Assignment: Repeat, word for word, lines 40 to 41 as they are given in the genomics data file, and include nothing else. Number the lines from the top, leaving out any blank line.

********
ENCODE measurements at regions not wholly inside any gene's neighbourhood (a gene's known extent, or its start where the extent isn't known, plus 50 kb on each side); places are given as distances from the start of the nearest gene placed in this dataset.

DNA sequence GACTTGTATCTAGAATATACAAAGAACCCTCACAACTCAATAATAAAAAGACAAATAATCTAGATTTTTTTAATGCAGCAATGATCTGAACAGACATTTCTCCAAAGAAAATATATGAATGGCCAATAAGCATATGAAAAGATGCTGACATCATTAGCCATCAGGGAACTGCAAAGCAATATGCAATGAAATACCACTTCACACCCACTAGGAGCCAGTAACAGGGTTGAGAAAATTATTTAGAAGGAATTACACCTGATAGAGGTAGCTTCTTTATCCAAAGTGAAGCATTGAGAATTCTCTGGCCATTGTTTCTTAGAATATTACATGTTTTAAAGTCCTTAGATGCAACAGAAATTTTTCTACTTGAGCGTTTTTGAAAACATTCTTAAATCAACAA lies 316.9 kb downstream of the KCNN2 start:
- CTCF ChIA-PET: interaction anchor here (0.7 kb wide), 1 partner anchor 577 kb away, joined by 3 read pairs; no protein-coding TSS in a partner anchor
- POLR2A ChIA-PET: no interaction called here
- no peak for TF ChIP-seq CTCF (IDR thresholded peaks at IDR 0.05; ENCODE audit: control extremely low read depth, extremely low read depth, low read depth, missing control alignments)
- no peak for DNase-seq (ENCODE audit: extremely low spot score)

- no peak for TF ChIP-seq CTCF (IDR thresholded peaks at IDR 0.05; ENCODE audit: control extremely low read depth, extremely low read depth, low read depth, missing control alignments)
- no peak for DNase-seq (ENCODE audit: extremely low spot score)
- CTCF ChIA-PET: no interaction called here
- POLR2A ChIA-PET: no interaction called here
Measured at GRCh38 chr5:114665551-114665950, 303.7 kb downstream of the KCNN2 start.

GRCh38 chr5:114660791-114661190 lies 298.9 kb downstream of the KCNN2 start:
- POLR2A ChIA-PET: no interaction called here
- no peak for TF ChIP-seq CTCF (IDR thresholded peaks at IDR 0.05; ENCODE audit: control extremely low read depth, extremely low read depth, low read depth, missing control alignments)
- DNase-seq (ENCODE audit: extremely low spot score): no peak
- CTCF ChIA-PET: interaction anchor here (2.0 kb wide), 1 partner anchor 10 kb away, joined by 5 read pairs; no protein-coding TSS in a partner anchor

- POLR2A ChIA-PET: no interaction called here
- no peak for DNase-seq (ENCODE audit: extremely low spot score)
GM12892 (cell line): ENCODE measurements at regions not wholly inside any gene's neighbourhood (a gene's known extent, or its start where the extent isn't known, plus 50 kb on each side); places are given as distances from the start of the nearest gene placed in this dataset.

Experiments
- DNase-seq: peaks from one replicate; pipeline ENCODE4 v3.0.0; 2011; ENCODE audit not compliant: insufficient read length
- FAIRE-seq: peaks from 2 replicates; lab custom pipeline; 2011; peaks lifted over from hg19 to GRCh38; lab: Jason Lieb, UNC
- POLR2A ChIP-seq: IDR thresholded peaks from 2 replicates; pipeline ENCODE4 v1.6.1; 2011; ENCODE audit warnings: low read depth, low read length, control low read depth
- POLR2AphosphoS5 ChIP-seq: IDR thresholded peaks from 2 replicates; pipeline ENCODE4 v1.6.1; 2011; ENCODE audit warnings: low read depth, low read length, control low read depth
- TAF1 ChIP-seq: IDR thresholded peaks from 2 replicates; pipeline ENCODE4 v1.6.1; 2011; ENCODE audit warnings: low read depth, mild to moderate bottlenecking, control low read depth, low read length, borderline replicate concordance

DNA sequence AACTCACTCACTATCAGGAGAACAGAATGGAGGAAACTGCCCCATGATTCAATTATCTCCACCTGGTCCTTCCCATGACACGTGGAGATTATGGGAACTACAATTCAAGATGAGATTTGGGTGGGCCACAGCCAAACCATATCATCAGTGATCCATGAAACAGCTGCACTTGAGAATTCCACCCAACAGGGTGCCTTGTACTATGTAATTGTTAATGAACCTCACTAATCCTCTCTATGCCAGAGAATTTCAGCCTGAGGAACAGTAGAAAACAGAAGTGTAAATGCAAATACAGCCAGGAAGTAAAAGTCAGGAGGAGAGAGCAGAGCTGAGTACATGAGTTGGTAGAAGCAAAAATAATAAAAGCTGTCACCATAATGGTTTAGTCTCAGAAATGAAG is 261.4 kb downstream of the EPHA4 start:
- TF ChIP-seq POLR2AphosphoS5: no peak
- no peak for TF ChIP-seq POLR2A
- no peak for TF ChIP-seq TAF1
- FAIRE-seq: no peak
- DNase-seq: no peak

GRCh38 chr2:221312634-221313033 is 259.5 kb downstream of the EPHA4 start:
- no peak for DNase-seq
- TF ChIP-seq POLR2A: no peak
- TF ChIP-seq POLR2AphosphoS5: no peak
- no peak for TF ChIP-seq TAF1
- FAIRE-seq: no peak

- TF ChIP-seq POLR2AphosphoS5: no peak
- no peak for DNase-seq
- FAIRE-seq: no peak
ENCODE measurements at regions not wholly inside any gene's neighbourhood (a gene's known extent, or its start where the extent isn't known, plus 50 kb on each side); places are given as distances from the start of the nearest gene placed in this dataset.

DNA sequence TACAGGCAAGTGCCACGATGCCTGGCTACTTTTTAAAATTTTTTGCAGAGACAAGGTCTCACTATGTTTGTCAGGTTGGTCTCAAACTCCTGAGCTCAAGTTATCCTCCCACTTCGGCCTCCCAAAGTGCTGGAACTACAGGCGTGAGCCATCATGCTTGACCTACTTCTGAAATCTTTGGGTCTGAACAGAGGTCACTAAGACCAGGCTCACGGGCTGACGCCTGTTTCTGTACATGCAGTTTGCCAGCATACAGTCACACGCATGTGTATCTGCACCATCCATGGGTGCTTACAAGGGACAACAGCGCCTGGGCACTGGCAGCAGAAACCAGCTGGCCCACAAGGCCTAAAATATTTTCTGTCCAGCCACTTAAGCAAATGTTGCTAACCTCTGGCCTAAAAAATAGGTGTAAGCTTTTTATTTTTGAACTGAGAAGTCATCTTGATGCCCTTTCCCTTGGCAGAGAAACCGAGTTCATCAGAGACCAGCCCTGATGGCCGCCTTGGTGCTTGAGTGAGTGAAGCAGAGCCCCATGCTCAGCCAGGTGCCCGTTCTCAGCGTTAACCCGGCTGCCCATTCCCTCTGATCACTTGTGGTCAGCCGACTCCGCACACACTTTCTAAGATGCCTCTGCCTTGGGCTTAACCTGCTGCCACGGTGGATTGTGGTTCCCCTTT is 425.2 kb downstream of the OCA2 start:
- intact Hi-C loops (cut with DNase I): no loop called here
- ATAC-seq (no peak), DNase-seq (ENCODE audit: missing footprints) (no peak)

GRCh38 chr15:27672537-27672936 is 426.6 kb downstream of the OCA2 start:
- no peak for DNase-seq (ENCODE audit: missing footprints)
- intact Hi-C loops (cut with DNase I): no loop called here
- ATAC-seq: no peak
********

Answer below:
- FAIRE-seq: no peak
ENCODE measurements at regions not wholly inside any gene's neighbourhood (a gene's known extent, or its start where the extent isn't known, plus 50 kb on each side); places are given as distances from the start of the nearest gene placed in this dataset.